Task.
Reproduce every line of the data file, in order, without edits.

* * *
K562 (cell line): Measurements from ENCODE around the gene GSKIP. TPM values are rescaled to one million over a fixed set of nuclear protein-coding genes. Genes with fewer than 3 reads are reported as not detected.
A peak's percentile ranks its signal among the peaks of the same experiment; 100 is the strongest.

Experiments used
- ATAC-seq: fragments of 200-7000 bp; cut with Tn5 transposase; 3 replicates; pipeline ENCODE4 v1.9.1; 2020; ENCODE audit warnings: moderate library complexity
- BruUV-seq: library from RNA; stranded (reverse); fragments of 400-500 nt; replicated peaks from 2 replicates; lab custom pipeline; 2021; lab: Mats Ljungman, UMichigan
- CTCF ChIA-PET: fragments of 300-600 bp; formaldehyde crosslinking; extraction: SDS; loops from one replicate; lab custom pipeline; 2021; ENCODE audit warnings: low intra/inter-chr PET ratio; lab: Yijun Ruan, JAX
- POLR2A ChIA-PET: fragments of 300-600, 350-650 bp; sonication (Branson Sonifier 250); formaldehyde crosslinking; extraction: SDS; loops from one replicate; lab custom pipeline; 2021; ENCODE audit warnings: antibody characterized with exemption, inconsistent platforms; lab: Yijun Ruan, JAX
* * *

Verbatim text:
K562 (cell line): Measurements from ENCODE around the gene GSKIP. TPM values are rescaled to one million over a fixed set of nuclear protein-coding genes. Genes with fewer than 3 reads are reported as not detected.
A peak's percentile ranks its signal among the peaks of the same experiment; 100 is the strongest.

Experiments used
- ATAC-seq: fragments of 200-7000 bp; cut with Tn5 transposase; 3 replicates; pipeline ENCODE4 v1.9.1; 2020; ENCODE audit warnings: moderate library complexity
- BruUV-seq: library from RNA; stranded (reverse); fragments of 400-500 nt; replicated peaks from 2 replicates; lab custom pipeline; 2021; lab: Mats Ljungman, UMichigan
- CTCF ChIA-PET: fragments of 300-600 bp; formaldehyde crosslinking; extraction: SDS; loops from one replicate; lab custom pipeline; 2021; ENCODE audit warnings: low intra/inter-chr PET ratio; lab: Yijun Ruan, JAX
- POLR2A ChIA-PET: fragments of 300-600, 350-650 bp; sonication (Branson Sonifier 250); formaldehyde crosslinking; extraction: SDS; loops from one replicate; lab custom pipeline; 2021; ENCODE audit warnings: antibody characterized with exemption, inconsistent platforms; lab: Yijun Ruan, JAX